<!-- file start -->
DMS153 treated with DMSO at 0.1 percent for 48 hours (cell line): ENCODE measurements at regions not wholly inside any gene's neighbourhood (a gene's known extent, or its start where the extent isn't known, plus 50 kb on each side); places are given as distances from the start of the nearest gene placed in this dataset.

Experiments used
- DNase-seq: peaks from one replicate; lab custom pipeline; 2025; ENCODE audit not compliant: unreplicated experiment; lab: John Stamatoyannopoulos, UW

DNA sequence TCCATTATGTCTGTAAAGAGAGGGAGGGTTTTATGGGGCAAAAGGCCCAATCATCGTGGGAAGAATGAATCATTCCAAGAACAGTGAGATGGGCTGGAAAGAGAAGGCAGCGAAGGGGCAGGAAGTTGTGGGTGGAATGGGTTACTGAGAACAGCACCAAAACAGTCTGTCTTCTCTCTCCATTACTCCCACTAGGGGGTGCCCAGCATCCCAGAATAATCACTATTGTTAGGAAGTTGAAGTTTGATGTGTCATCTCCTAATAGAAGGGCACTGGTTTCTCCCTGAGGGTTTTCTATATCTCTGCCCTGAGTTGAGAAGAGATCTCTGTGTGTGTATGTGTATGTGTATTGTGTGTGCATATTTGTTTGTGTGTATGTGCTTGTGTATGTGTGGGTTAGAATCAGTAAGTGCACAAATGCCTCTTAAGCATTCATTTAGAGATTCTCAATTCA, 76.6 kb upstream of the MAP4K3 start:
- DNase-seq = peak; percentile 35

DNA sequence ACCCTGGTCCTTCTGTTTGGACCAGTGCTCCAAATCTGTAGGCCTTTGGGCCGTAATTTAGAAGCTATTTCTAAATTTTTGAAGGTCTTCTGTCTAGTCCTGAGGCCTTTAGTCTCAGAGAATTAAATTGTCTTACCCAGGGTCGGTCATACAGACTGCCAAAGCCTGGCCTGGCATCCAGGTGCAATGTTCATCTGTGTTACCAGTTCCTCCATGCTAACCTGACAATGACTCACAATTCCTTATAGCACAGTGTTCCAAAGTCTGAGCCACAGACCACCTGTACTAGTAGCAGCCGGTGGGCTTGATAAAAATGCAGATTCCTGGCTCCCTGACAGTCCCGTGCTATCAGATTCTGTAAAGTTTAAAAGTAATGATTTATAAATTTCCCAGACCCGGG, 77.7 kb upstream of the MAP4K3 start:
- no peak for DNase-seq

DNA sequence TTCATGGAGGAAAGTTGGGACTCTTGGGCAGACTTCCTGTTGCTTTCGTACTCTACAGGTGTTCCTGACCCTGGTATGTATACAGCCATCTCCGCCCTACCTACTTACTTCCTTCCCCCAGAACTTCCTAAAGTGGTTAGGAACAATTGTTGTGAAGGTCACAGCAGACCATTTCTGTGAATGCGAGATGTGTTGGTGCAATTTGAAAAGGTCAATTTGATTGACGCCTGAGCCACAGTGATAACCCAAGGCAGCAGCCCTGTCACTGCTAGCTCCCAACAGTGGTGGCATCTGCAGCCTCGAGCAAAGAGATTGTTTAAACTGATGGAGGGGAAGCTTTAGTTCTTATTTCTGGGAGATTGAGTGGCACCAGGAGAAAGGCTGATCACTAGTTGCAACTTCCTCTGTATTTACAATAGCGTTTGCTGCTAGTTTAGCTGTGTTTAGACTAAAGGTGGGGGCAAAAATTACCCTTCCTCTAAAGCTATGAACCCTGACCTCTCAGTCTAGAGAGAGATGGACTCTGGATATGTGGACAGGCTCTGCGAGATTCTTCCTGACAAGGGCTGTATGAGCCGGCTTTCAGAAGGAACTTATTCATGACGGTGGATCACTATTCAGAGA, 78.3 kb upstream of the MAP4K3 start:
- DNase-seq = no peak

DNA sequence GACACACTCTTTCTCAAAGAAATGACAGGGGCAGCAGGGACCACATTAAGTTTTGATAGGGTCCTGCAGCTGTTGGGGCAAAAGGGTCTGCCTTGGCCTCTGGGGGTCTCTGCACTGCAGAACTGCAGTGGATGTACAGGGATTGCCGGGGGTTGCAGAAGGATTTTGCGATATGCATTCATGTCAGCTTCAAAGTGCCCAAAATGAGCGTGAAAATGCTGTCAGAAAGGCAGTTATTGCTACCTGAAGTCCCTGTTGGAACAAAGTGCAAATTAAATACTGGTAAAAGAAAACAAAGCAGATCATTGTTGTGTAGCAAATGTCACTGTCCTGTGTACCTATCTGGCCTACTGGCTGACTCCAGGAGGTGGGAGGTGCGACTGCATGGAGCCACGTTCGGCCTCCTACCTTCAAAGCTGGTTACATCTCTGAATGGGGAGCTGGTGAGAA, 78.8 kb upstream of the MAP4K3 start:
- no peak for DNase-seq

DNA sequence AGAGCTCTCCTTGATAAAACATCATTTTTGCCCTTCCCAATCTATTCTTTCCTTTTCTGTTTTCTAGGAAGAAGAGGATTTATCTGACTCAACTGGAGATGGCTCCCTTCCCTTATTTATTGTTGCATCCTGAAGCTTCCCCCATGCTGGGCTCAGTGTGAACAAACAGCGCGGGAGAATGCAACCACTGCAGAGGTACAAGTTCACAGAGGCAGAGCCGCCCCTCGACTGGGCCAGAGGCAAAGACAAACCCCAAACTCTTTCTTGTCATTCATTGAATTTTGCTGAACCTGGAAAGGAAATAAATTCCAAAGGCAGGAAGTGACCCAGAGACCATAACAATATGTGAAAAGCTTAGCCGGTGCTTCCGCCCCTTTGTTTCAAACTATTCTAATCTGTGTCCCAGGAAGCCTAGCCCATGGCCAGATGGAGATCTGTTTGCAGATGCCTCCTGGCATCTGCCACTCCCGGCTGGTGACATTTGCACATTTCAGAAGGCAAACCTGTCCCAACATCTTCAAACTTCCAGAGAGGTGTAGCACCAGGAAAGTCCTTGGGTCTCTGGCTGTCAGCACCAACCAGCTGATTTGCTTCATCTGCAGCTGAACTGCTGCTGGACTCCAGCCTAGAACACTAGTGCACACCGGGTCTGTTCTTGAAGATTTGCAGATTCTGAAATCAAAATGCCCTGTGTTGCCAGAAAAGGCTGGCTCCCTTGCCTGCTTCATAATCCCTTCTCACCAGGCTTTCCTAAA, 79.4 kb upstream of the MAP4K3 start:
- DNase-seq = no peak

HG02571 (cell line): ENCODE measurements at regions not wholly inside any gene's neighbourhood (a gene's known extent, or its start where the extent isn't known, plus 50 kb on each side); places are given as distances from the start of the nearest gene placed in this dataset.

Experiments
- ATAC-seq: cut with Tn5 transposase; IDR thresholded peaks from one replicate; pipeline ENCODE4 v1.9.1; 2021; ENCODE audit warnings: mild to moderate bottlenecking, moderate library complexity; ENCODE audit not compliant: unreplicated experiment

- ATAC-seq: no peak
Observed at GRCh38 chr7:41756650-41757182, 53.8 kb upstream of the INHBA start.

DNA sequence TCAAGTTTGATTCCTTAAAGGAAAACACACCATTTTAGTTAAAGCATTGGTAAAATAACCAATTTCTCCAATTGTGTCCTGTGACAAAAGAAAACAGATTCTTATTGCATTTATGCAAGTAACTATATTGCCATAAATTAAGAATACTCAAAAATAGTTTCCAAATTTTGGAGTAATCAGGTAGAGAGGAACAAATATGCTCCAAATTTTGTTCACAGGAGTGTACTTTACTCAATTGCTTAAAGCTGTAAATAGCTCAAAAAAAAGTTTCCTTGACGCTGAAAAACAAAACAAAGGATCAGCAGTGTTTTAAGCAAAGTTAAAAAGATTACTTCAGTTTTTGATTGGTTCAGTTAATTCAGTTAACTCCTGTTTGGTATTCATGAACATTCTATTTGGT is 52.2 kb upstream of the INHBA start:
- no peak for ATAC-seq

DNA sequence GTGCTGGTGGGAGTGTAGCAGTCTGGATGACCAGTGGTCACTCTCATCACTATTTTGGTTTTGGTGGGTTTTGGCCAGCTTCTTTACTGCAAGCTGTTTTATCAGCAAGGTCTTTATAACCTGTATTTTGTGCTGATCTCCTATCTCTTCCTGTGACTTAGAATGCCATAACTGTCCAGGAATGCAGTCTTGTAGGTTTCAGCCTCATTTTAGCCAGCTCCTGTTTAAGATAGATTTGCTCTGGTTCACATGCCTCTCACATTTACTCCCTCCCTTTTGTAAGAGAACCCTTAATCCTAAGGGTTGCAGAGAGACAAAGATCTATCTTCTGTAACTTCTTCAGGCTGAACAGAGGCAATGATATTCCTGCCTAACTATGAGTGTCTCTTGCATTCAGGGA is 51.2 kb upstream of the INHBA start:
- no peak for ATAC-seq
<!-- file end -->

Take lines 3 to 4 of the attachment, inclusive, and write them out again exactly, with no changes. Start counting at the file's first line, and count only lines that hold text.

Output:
- DNase-seq: peaks from one replicate; lab custom pipeline; 2025; ENCODE audit not compliant: unreplicated experiment; lab: John Stamatoyannopoulos, UW

DNA sequence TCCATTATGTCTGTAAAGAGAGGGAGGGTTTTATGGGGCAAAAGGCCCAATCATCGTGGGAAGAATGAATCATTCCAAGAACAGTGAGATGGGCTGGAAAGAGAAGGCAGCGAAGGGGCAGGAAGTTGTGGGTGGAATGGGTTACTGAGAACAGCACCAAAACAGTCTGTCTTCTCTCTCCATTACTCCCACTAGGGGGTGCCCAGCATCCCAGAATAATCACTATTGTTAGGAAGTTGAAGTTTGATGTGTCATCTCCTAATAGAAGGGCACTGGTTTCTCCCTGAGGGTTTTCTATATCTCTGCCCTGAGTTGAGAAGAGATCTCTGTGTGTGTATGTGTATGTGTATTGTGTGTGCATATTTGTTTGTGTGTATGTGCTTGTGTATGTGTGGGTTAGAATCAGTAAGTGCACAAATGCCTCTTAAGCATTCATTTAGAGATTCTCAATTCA, 76.6 kb upstream of the MAP4K3 start: